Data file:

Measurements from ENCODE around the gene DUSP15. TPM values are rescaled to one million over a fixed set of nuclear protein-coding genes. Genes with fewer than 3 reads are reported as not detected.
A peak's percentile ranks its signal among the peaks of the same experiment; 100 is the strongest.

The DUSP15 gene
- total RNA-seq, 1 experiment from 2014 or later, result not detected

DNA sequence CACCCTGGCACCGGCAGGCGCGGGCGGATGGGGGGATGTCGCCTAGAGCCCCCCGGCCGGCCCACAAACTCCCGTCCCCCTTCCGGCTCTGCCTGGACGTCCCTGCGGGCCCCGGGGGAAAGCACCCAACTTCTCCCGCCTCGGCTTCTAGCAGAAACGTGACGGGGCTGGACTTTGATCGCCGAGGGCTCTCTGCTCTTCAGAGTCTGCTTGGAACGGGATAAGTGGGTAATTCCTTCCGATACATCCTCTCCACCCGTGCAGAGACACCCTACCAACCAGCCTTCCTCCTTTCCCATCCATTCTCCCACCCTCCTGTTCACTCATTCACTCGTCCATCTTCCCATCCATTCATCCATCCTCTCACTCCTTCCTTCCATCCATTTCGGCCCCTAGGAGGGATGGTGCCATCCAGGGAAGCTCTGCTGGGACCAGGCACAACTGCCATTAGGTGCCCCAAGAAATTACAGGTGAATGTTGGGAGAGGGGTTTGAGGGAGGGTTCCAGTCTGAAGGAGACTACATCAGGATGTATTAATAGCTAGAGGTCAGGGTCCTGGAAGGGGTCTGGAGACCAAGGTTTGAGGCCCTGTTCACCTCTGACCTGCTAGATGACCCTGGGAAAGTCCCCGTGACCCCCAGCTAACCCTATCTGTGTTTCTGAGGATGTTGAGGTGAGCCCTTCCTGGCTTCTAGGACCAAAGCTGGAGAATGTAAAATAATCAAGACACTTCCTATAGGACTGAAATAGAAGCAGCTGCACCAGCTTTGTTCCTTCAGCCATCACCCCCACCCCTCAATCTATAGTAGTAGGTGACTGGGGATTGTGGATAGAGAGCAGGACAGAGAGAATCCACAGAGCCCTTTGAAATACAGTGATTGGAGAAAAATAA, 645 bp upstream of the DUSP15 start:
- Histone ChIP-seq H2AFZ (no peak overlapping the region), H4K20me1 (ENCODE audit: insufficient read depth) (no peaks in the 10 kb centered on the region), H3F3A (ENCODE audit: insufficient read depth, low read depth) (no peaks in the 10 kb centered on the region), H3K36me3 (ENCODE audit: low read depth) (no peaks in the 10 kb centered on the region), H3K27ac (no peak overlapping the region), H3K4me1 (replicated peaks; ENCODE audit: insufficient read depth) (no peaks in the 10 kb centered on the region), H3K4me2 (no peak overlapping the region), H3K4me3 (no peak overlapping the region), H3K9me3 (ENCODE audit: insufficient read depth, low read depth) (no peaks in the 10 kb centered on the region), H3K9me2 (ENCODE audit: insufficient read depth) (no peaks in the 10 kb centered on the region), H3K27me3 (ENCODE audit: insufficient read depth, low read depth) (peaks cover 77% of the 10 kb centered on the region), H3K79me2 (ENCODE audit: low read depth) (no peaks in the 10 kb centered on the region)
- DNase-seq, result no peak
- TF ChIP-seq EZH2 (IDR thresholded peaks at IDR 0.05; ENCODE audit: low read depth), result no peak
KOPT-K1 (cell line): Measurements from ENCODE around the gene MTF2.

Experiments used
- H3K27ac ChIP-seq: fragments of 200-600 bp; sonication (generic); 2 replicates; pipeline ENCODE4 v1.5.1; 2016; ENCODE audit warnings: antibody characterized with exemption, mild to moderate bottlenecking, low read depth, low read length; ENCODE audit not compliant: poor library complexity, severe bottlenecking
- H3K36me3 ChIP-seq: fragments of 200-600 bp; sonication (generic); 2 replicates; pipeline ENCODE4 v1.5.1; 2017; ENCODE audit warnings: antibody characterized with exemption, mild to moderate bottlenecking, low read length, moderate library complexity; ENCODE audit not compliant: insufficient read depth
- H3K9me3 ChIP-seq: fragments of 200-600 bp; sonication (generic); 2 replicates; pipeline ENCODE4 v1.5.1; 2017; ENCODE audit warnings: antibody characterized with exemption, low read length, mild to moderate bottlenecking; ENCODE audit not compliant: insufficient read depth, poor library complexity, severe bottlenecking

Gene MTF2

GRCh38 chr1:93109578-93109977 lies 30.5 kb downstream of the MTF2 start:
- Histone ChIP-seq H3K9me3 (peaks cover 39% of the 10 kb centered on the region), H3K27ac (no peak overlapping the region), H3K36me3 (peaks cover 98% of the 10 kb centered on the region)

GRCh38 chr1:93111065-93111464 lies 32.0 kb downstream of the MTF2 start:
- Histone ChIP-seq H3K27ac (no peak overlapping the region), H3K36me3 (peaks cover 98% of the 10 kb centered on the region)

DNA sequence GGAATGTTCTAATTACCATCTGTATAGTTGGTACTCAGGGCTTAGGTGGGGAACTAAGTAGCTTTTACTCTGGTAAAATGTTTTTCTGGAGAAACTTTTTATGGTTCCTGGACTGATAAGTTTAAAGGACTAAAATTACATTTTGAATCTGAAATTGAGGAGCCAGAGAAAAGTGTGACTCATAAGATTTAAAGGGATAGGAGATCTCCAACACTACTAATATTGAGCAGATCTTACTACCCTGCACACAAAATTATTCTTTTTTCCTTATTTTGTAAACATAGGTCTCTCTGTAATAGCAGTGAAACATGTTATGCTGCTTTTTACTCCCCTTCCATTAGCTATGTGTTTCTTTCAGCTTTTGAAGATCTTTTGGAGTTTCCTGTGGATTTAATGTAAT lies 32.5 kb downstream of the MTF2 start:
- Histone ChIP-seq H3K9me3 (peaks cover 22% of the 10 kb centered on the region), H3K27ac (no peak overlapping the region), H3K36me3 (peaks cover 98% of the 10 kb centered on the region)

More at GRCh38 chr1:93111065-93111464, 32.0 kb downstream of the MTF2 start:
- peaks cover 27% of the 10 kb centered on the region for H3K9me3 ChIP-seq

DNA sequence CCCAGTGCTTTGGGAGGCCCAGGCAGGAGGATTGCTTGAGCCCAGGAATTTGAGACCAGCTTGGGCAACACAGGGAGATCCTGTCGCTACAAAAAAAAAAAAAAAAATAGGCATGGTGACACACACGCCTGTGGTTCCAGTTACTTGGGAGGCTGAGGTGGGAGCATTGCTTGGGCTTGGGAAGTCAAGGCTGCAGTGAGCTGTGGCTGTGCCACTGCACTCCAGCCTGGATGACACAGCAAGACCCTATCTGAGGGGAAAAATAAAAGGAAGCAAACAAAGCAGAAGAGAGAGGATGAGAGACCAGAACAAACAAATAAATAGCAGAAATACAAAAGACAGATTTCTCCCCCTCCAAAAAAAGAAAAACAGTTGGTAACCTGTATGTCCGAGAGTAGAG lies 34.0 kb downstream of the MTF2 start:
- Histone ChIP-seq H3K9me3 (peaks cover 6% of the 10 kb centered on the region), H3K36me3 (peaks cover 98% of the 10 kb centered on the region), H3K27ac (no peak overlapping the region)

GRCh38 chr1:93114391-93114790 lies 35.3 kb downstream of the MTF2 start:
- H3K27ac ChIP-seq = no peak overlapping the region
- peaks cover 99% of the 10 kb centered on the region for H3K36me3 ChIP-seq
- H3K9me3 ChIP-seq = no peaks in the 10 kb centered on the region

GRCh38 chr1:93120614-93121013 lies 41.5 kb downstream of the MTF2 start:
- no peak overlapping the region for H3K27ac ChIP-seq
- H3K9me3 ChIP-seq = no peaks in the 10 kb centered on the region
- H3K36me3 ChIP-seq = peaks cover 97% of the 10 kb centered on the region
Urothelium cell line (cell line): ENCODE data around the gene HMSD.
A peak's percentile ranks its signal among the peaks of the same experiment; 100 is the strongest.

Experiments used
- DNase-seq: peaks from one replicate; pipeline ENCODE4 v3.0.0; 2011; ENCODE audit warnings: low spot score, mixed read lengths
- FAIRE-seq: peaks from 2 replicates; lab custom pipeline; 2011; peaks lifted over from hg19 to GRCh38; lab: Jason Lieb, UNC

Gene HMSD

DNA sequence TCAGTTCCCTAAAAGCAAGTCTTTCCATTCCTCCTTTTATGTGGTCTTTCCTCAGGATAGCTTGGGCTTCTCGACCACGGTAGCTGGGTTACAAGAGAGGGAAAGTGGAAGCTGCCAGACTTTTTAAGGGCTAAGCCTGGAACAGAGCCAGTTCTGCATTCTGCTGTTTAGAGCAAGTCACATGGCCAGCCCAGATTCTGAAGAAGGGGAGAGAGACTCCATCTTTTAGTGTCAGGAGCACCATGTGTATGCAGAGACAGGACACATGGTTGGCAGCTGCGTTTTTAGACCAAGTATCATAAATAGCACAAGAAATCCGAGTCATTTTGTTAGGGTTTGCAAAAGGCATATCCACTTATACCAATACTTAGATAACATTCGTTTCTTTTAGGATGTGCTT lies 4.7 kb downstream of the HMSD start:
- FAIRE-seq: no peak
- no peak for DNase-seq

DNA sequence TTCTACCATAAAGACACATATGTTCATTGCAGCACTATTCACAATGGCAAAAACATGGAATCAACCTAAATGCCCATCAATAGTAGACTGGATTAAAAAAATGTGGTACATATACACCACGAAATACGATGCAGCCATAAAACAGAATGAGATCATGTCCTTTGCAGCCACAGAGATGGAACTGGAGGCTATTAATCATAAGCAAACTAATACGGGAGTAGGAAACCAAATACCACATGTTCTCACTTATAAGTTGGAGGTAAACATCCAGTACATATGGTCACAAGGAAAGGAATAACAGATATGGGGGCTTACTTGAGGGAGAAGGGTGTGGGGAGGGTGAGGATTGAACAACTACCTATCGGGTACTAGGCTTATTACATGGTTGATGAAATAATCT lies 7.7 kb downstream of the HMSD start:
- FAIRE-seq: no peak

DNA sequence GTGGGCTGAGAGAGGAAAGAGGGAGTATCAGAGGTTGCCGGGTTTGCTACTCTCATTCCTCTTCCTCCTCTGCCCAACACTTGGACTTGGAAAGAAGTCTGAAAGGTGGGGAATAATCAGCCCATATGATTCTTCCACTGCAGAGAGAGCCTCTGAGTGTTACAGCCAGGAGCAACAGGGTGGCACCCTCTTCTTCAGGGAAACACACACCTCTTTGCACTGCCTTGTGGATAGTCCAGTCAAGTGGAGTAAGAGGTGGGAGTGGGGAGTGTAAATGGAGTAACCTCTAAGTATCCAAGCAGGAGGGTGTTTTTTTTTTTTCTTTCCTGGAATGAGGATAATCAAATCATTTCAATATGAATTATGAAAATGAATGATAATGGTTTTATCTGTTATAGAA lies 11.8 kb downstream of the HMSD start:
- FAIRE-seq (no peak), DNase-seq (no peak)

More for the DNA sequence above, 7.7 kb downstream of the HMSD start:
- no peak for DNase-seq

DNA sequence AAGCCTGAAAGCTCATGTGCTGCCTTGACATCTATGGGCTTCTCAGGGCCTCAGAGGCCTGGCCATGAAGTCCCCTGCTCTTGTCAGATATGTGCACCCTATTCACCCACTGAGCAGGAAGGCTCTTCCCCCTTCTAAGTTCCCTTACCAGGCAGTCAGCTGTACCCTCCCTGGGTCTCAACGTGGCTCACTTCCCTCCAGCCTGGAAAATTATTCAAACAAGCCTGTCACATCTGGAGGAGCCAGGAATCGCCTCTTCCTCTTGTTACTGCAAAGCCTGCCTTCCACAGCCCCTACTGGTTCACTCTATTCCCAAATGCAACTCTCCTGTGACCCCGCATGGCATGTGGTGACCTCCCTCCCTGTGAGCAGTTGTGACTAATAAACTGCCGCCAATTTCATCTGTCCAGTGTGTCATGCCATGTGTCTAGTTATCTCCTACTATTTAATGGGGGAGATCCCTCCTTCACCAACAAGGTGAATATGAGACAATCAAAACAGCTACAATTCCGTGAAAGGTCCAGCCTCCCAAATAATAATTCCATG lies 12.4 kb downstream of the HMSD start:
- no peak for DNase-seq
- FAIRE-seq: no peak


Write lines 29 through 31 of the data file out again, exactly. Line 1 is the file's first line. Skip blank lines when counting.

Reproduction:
GRCh38 chr1:93120614-93121013 lies 41.5 kb downstream of the MTF2 start:
- no peak overlapping the region for H3K27ac ChIP-seq
- H3K9me3 ChIP-seq = no peaks in the 10 kb centered on the region